- For once, Maldonado was not at fault
The last Grand Prix of 2015 might very well be the last Grand Prix ever shown live on free-to-air television, anywhere in the world.
With Rosberg on pole and Hamilton in second, the race was never going to be anything more than a Mercedes benefit. Having secured an engine freeze and a set of regulations ensuring that only a small amount of development happens over the off-season, 2016 promises to be more of the same too.
The silver arrows shot off into the distance and were never challenged on track. Behind them though, the first lap threw up the first incident.
Whether or not Felipe Nasr tagged Fernando Alonso or it was the other way around is academic, for Alonso was speared into the side of perennial goof ball Pastor Maldonado. Alonso would later serve a five second penalty for causing the accident and although Maldonado limped back to the pits, his car suffered a severe loss of drive and the Lotus had to retire.
The opening part of the race soon settled into a rhythm and apart from Sebastian Vettel who was carving through the field, having started 15th, the nature of the Yas Marinas track ensured that the field started following each other line astern.
Daniil Kyvat was the first to break rank on lap 6, opting for a two stop strategy and hoping to buy an undercut and Massa and Ricciardo soon followed.
Before the first spree of pitstops between laps 8 and about 14, the running order was Rosberg, Hamilton, Raikkonen, Hulkenberg, Sainz, Bottas and Vettel who had clawed his way up to 7th from 15th.
When Valterri Bottas left his pit box on lap 8, he slammed into the back of Jenson Button's McLaren which was on its way into the pits. Button probably got a puncture as a result and drove the remaining ten meters to his pit box anyway, but Bottas who broke his front wing in the process, had to tour the whole way around the track to have it replaced. On top of that, he would be given a 5 second penalty for an unsafe release on his next pitstop.
By lap 12, order was asserting itself and Ricciardo swapped places with Eriksson on five occasions before finally making the move stick, for 7th place. Daniil Kyvat was beginning to benefit from having tyres which were bedding in and stormed past Nasr like he was standing still; without the benefit of DRS and took 10th.
By lap 14, Vettel actually found himself in second place after passing both Raikkonen and Hamilton in the pits. Hamilton would pass Vettel on the start/finish straight though, as Vettel's tyres faded.
Eriksson also found that his tyres rapidly found the limit of competitive performance and on the lap before he pitted he was passed by both Toro Rosso's of Carlos Sainz Jr and Max Vestappen.
When Raikkonen came up on the back of Vettel on lap 16, Vettel offered little resistance and easily flew past him into 3rd place.
McLaren's troubles continued even until the last day of the season. Ron Dennis had made statements that he thought that the McLaren chassis was well sorted but that the Honda powerplant despite making massive improvements (and collectively picking up more than 300 grid place penalties during the season) was still hideously underpowered.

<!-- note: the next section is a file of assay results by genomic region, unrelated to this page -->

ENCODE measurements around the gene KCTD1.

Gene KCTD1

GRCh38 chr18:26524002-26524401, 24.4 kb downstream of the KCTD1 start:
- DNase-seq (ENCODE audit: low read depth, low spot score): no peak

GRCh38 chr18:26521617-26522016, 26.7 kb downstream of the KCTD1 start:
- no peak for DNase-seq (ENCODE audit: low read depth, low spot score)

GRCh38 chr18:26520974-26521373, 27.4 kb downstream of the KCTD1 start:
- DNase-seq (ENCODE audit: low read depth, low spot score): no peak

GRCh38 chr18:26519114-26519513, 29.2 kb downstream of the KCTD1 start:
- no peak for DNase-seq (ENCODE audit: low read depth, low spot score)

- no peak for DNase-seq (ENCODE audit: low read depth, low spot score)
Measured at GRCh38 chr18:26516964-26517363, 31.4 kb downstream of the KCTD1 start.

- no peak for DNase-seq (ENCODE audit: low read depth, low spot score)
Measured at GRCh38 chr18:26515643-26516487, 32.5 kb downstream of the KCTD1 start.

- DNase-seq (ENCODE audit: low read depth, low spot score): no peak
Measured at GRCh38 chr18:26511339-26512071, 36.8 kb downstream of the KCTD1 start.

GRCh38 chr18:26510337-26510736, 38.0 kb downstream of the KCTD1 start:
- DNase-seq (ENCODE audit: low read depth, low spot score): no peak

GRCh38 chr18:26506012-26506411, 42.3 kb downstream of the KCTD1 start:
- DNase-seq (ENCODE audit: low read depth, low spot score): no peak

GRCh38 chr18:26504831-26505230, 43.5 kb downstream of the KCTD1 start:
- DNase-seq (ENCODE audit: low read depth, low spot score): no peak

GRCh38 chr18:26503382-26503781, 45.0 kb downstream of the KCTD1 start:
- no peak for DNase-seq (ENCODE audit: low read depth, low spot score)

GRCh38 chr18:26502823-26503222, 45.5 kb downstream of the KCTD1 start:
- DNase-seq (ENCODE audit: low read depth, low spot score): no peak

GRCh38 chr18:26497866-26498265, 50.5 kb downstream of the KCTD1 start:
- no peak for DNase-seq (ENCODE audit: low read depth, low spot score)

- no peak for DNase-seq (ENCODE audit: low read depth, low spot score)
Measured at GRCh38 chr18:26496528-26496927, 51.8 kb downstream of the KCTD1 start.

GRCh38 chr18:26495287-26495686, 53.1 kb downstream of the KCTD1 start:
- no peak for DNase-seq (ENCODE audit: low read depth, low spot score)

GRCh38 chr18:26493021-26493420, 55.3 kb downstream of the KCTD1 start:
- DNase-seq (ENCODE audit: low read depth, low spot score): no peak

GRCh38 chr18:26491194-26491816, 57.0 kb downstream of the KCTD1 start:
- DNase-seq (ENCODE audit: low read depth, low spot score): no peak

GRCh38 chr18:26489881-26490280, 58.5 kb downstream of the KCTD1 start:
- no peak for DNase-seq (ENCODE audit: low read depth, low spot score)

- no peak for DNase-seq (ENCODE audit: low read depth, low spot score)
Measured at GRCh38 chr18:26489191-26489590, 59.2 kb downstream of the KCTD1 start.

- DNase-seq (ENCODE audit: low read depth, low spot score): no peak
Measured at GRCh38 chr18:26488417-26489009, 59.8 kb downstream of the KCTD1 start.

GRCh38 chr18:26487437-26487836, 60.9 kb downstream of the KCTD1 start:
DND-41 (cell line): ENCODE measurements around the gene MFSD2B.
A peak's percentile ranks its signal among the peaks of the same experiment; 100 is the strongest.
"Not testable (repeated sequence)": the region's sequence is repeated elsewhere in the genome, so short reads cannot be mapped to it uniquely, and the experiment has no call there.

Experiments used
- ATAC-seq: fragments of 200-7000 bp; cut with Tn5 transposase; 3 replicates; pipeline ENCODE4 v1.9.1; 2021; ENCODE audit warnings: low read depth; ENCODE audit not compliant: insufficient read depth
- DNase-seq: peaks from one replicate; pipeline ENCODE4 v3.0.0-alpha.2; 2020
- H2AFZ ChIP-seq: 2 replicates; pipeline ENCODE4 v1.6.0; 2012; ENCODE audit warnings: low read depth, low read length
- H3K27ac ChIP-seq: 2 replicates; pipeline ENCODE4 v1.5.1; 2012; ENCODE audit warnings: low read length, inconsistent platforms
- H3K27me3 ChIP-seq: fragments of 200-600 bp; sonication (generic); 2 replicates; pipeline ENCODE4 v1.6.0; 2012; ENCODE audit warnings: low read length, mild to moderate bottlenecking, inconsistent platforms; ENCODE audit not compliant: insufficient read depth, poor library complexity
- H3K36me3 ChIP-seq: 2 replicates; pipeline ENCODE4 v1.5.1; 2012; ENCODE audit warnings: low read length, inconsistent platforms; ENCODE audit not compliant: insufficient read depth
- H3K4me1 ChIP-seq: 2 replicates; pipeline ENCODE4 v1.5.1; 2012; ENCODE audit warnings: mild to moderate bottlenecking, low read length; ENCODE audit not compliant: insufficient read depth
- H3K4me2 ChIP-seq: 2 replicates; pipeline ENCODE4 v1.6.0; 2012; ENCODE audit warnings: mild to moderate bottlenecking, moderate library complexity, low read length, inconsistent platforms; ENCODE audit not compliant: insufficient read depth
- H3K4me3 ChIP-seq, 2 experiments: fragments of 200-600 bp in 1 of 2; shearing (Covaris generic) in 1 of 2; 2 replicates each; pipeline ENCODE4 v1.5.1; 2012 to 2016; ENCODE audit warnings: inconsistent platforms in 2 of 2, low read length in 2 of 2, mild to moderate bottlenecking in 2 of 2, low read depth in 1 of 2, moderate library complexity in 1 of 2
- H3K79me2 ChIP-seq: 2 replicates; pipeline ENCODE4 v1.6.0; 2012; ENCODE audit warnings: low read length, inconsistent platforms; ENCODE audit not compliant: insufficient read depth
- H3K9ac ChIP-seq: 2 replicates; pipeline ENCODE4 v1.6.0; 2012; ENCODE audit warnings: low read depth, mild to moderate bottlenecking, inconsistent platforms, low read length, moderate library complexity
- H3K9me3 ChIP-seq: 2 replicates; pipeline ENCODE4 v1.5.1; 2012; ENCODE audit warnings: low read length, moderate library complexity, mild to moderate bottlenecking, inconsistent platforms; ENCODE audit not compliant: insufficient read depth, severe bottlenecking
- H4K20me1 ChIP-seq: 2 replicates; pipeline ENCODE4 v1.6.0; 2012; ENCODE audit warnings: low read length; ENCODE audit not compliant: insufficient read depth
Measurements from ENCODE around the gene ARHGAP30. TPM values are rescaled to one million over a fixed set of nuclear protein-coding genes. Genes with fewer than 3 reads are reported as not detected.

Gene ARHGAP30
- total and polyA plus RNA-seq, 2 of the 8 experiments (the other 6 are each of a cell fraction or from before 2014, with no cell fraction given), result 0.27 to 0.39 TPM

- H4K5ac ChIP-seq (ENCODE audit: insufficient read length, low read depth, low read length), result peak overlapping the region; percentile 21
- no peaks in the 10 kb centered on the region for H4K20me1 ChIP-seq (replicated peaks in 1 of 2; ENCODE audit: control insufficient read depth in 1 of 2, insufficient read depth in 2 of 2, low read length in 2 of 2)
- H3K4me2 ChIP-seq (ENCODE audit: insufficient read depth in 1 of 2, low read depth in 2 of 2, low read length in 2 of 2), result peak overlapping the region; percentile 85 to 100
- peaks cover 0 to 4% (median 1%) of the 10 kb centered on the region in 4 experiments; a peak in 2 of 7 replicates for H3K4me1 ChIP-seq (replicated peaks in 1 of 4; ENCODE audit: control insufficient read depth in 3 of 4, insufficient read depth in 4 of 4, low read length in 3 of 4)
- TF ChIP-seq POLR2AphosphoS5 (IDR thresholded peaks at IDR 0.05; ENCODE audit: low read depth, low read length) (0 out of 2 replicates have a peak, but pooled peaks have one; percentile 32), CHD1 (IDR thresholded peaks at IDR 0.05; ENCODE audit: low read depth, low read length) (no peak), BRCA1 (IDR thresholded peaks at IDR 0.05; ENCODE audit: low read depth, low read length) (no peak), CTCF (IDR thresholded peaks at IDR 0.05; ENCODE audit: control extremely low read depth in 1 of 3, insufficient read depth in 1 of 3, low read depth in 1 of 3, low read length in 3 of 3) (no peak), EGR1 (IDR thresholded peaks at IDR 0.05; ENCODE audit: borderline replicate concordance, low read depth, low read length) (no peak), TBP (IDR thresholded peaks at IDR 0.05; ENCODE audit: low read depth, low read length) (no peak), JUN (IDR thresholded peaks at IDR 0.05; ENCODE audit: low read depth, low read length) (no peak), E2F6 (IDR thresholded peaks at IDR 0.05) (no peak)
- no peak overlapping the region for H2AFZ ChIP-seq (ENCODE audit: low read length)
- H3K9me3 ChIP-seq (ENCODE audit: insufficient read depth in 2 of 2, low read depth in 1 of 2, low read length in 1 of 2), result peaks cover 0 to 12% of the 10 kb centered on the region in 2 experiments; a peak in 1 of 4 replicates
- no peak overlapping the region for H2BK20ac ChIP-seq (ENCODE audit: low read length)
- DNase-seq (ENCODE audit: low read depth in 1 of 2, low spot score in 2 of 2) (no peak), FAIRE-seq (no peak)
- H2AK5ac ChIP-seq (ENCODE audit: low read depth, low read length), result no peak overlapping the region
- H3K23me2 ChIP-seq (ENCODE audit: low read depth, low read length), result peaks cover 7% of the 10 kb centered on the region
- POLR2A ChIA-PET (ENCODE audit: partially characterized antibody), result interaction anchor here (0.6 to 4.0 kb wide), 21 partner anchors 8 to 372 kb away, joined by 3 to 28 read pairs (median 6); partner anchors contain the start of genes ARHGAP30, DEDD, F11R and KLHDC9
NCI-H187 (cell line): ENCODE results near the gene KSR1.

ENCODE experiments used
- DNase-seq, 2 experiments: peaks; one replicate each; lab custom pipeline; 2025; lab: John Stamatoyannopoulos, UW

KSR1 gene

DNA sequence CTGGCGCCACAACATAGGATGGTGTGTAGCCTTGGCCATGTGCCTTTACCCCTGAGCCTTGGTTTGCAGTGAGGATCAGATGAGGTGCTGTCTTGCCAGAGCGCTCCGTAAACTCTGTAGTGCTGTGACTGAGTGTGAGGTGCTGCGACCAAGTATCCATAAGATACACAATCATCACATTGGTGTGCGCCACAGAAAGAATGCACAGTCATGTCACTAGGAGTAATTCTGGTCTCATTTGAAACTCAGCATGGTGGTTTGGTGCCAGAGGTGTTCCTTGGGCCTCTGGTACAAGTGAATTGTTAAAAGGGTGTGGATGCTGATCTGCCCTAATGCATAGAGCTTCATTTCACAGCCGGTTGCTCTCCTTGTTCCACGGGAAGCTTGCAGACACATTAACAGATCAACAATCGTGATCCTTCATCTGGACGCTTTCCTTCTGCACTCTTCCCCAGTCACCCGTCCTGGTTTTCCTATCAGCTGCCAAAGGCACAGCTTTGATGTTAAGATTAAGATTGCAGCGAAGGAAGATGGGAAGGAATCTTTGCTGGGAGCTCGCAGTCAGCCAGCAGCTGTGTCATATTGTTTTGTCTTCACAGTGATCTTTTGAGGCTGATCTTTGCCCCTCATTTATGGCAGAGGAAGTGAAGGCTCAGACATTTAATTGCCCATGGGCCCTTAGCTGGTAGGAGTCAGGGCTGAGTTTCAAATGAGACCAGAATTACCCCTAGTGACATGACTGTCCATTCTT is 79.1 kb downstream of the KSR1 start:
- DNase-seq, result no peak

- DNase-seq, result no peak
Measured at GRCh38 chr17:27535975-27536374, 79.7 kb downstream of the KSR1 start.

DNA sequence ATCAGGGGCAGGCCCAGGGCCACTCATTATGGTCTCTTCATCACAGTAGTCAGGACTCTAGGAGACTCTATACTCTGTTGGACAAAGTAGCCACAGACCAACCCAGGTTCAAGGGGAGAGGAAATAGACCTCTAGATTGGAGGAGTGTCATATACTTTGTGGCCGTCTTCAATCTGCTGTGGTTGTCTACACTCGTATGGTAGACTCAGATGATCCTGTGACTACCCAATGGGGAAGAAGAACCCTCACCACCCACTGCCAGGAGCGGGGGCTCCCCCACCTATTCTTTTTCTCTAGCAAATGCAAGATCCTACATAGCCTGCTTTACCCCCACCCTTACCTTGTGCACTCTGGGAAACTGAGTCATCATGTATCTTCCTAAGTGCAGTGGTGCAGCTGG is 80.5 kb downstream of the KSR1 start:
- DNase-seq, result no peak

When Grosjean passed Button for 11th place on lap 25, the McLaren's lack of straight line speed was on display for all to see. Even though McLaren had dialled down the level of down force on the car, even Grosjean's Renault powered Lotus was still able to sprint past the black McLaren.
A spot of irony soon followed on Channel 10 as almost immediately after this, an advert for Honda came on which boasted about the 1988 season and 15 wins from 16 places; with the strapline "McLaren and Honda, a powerful partnership re-formed." Partnership? Maybe. Powerful? Demonstrably not.
From lap 28, the field entered its final round of pitstops. When Sergio Perez pitted for new tyres in the Force India, Vettel inherited 4th place and would virtually remain there. Although he also inherited 3rd place when Raikkonen pitted, the Finn would again fly past on fresher tyres.
The final order would end up as Rosberg, Hamilton, Raikkonen, Vettel, Perez and Ricciardo as beyond about lap 45 of 55, the race became increasingly strung out and processional.
All of this does leave us with some pointed questions for 2016. Given that the rules massively favour Mercedes because they've locked in the engines, is anyone likely to mount even a half decent challenge in 2016? If Red Bull and Toro Rossi have apparently tied up the use of Renault engines next year, will 2016 be like 2015 and become yet another year of incessant whinging from Red Bull GMbH CEO, Dietrich Mateschitz? Is McLaren going to spend another year scratching around in the same hole; picking up 10th, 11th and 12th places at best because Honda is still Honda and never listen to very real complaints? Is Fernando Alonso likely to even drive or will he throw all the toys out of the pram and refuse to drive until they give him a better car?
Moreover, is Rupert Murdoch going to pull rank even further and force Ten Network Holdings Limited to dump live Formula One broadcasts. Channel 10 which once declared that it was your "Home of Motorsport" has long since decided that it would be a good idea to kick everyone out.
Will 2016 finally be the year of only one live Formula One race (the Australian Grand Prix)? I can tell you that with 16 live races in 1984 on free-to-air, television really was better 31 years ago.
1. Rosberg - Mercedes
2. Hamilton - Mercedes
3. Raikkonen - Ferrari
4. Vettel - Ferrari
5. Perez - Force India
6. Ricciardo - Red Bull
"The John Logie Baird Television Was Better in 1984 Memorial Cup" at the end of Round 9 in the UAE looks like this:
The Constructor's Championship is thus:
26 Red Bull
9 Force India